Antibacterial Solution: Given its acidic pH balance and viscous base, bacteria and germs won’t survive when covered in honey.  The microorganisms will be trapped in the sticky acidic base, which is too abrasive for their exteriors, killing them off eventually.
Calms Anxiety and Promotes Relaxation: Anytime, but especially while in survival mode, you need to be clear headed and calm. Honey’s nutrients produce a calming effect, especially when taken in significant amounts.
Aids Digestion:  Mix honey and apple cider vinegar in equal proportion then dilute with water. This natural drink aids digestion.
Substitute Honey for Sugar in Baking:  For every cup of sugar a recipe calls for, replace it with 3/4 cup of honey. For best results, add 1/4 teaspoon of baking soda and reduce another liquid in your recipe by 1/4 cup. Also, reduce the oven temperature by 25 degrees.
Hair Conditioner:  Add a teaspoon of honey to your regular shampoo or conditioner.  You can also combine it with olive oil for a deeper conditioning. Let it soak for 20 minutes with your hair wrapped in a towel before shampooing as usual.
Skin Moisturizer:  Put honey on your skin and leave it there 15 minutes then rinse off.  Your skin will be soft and nicely moisturized.
Zap Acne:  Apply a a small amount of honey directly on acne with a cotton swab or finger. Wait five minutes and then rinse with warm water.
Food Preservative:  Honey is known food preservative, replacing chemical additives and refined sugars in many commercial products.  When used to replace sugar in homemade bread and baked goods, the result will be a moist product that stays fresh longer and will be less likely to mold.


Is Your Expired Food Storage Safe to Eat?

So you buy all this food storage "just incase" it is needed in the future but what if it gets to the point where they are expired, then what? Is it all gone to waste or is it still ok to use it? We did some research for you and here are some of the things we found,

Over at Survival Blog they said; "While they may not be required, generally you will see manufacturers use one of three types of dates on products. None of these is an expiration date. The dates used are:

  • A “Sell-By” date, which simply tells the store how long to display the product for sale.
  • A “Best if Used-By” date is what the manufacturer recommends for best flavor or quality. It is not a purchase or safety date.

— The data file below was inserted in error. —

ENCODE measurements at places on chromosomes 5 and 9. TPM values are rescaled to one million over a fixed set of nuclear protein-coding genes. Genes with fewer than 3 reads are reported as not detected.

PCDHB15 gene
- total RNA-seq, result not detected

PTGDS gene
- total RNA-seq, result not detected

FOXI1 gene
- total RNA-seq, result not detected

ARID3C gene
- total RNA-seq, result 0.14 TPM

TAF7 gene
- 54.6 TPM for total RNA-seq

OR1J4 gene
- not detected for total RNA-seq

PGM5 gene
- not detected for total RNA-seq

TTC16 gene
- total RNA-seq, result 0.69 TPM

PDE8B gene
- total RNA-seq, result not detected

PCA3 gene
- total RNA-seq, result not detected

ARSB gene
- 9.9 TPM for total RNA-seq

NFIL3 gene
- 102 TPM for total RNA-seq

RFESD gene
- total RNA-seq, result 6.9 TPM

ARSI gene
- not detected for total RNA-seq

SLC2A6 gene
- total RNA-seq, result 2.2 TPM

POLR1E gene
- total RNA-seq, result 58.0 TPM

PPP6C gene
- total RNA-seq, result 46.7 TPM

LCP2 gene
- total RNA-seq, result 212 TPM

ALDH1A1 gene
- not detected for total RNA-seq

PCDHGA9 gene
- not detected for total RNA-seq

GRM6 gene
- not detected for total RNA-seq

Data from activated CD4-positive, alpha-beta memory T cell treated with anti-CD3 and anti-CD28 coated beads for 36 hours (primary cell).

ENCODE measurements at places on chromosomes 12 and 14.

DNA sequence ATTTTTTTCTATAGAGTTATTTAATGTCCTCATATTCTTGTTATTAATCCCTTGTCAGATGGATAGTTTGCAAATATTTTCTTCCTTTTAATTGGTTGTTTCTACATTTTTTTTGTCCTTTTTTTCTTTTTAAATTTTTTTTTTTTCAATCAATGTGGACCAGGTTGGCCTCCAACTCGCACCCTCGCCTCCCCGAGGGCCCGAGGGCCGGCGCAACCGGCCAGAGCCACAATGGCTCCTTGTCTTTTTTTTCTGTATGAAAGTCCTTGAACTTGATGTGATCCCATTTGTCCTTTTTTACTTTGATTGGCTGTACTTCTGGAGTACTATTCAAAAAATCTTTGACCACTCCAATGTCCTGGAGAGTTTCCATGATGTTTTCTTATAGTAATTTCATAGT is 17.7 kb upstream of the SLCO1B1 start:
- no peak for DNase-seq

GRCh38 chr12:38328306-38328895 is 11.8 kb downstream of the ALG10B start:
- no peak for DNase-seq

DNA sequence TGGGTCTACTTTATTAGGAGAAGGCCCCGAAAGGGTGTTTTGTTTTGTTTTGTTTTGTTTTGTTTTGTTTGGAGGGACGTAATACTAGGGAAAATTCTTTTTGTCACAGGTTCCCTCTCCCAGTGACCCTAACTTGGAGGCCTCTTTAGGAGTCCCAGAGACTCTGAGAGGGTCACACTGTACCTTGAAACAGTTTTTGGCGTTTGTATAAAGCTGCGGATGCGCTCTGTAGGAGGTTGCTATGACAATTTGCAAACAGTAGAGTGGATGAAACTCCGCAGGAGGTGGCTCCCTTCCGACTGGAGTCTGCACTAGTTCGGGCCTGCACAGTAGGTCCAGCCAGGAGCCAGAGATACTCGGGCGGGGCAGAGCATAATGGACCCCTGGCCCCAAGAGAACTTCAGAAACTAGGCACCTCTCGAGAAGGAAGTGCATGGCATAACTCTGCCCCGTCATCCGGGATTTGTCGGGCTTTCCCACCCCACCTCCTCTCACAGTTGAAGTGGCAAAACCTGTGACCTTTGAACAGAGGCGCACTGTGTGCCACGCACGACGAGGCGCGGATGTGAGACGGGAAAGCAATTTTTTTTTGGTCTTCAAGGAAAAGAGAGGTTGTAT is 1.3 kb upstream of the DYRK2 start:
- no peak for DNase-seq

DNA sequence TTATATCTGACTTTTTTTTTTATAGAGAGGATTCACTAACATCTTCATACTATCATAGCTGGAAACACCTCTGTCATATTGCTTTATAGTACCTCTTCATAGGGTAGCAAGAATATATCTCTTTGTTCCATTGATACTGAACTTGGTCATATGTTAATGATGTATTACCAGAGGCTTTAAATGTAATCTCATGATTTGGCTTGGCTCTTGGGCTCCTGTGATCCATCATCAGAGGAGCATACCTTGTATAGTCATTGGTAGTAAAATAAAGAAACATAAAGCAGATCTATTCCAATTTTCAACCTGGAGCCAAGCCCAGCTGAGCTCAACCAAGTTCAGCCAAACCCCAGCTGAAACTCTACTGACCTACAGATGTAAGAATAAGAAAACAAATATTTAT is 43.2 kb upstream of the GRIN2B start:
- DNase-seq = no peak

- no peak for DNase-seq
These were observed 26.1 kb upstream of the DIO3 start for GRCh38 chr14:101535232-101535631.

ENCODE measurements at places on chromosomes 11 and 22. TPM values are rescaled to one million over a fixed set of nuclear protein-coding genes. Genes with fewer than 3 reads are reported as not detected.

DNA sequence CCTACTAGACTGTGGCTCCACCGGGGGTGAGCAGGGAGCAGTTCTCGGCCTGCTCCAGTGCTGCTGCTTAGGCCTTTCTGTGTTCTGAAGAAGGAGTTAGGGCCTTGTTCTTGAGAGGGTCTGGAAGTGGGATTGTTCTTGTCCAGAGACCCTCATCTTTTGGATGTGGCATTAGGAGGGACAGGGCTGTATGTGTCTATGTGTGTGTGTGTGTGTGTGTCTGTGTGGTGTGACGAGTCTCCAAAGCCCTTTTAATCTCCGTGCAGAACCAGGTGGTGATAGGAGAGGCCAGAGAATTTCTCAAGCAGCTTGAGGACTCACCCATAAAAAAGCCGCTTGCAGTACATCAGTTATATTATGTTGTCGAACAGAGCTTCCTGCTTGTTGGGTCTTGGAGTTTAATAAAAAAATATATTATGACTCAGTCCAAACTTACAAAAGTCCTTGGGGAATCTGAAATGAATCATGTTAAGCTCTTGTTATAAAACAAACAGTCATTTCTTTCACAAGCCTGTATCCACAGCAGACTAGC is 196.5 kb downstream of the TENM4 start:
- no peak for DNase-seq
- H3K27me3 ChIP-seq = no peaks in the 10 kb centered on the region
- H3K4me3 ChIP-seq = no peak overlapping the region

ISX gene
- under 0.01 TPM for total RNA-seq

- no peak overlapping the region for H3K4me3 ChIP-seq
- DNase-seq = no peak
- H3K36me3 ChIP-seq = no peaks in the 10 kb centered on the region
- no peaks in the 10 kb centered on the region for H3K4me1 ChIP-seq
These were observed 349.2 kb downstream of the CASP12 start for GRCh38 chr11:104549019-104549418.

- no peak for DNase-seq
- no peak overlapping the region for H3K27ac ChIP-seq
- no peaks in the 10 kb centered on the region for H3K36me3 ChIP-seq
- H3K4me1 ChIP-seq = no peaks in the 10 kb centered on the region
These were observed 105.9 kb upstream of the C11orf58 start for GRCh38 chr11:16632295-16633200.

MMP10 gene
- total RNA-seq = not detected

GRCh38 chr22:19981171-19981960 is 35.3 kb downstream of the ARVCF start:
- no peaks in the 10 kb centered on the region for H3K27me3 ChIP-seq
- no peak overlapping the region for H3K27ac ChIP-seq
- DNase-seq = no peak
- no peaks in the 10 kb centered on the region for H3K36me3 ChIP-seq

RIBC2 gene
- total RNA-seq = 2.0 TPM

• A “Use-By” date is the last date recommended for the use of the product while at peak quality. The manufacturer of the product determines the date.

Of course, manufacturers have an incentive for consumers to purchase more food, so the temptation is there for them to recommend short-term dates to encourage more frequent purchases.
As it turns out, the answer is that canned foods are safe a lot longer than you think. Numerous studies show that foods are viable long after they were canned, or after the “expiration” of stamped dates.
For instance, a fascinating study published in the Journal of Food Science reported on canned food that was analyzed from the Steamboat Bertrand, which sank over 100 years before, in 1865. The findings? National Food Processors Association (NFPA) chemists detected no microbial growth. Furthermore, they determined that the foods were as safe to eat as when they had been canned over 100 years earlier.
The chemists added that while significant amounts of vitamins C and A were lost, protein levels remained high, and all calcium values “were comparable to today’s products.”"
Survivopedia gives us 8 signs to look for before eating our canned foods. 
If your canned food looks cloudy or slimy or it smells “off”, don’t eat it. If the lid of your can is bulging up, it’s a pretty good sign that whatever is in it has gone bad. If you unseal your jar and see black, blue, gray, white or green mold on it, pitch it. Even if the food doesn’t show any signs of mold, the fungus or bacteria is most definitely in there. This food may smell funky, too. For more signs and to learn how to dispose of spoiled food read their blog linked above.